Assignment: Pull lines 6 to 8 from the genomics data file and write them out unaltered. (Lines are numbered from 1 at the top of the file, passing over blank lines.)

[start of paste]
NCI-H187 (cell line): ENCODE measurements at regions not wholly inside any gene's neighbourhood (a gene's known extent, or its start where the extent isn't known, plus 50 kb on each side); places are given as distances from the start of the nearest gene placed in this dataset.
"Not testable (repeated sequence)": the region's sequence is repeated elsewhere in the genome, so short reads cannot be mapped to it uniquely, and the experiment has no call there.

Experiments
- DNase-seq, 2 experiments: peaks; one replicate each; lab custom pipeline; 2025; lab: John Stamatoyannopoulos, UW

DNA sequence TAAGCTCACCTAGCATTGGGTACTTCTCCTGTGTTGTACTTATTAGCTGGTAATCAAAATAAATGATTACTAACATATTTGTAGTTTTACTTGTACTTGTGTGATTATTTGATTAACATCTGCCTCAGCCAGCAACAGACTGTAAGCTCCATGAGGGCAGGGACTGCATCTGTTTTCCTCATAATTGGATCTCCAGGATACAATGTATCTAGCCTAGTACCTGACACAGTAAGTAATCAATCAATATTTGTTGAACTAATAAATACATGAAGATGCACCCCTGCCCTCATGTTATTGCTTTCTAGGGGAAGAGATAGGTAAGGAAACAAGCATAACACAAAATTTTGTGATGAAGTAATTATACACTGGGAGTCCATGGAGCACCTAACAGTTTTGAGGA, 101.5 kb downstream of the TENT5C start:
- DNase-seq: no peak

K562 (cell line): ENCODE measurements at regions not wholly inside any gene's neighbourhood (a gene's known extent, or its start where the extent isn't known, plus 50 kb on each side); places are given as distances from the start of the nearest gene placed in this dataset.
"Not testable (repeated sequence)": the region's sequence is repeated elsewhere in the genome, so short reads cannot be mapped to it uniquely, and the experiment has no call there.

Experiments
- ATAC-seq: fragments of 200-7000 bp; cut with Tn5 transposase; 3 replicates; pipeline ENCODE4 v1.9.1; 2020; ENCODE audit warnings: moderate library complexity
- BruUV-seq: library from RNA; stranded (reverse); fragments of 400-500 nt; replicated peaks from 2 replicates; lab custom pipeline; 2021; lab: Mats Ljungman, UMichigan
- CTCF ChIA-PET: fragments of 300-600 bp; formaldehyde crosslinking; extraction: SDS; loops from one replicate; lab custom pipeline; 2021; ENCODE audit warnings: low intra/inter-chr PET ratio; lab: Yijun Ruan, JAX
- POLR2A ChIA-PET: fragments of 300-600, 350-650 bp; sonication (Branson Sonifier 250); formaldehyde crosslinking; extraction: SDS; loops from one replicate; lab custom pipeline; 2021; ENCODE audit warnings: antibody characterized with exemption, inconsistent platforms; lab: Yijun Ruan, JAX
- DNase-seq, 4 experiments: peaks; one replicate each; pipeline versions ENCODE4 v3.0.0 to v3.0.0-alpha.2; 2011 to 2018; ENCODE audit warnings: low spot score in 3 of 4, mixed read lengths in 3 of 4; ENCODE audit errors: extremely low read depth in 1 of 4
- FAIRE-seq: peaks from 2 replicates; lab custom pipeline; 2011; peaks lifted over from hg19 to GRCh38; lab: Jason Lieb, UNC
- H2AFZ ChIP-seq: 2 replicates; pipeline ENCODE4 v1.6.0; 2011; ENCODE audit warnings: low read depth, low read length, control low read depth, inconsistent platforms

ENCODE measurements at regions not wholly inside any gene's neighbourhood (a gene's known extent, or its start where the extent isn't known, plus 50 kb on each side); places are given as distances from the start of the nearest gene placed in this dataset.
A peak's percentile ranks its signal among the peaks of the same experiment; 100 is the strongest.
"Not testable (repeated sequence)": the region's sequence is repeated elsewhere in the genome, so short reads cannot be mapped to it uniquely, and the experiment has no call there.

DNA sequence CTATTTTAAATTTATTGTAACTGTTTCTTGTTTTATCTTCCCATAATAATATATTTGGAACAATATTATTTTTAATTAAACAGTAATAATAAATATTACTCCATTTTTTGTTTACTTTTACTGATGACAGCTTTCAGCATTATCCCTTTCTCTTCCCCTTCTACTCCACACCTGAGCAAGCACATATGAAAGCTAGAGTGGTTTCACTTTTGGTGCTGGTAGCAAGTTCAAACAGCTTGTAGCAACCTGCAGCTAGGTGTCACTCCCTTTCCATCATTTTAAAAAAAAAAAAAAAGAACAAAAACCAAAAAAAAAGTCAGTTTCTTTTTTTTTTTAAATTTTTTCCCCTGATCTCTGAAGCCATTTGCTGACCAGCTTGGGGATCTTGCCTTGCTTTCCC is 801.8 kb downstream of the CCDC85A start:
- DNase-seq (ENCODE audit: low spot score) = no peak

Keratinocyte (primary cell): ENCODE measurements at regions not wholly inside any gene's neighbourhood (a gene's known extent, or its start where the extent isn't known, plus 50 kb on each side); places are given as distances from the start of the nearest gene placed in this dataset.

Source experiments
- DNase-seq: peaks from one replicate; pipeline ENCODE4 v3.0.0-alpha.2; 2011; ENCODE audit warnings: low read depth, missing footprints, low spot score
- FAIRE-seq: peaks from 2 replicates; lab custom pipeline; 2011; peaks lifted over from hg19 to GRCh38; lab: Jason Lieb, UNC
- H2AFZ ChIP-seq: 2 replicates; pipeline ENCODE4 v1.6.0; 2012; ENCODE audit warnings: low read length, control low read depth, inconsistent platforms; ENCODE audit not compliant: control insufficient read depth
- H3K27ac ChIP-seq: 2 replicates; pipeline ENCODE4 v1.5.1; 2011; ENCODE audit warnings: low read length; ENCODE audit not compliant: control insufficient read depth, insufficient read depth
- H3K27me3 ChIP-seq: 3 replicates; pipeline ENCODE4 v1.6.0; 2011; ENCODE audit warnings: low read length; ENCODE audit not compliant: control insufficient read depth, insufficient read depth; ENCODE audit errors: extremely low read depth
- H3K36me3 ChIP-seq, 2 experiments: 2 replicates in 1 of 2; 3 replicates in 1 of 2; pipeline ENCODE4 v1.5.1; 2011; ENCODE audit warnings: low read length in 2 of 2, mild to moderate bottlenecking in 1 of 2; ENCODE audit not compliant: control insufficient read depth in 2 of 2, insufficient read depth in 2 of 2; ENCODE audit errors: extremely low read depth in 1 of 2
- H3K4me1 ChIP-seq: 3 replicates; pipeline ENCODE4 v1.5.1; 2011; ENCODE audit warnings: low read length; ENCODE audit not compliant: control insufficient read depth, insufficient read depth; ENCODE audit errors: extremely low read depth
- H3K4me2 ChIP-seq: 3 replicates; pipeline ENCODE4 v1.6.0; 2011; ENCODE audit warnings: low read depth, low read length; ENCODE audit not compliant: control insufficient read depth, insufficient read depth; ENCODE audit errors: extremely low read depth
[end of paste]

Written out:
- DNase-seq: no peak

K562 (cell line): ENCODE measurements at regions not wholly inside any gene's neighbourhood (a gene's known extent, or its start where the extent isn't known, plus 50 kb on each side); places are given as distances from the start of the nearest gene placed in this dataset.
"Not testable (repeated sequence)": the region's sequence is repeated elsewhere in the genome, so short reads cannot be mapped to it uniquely, and the experiment has no call there.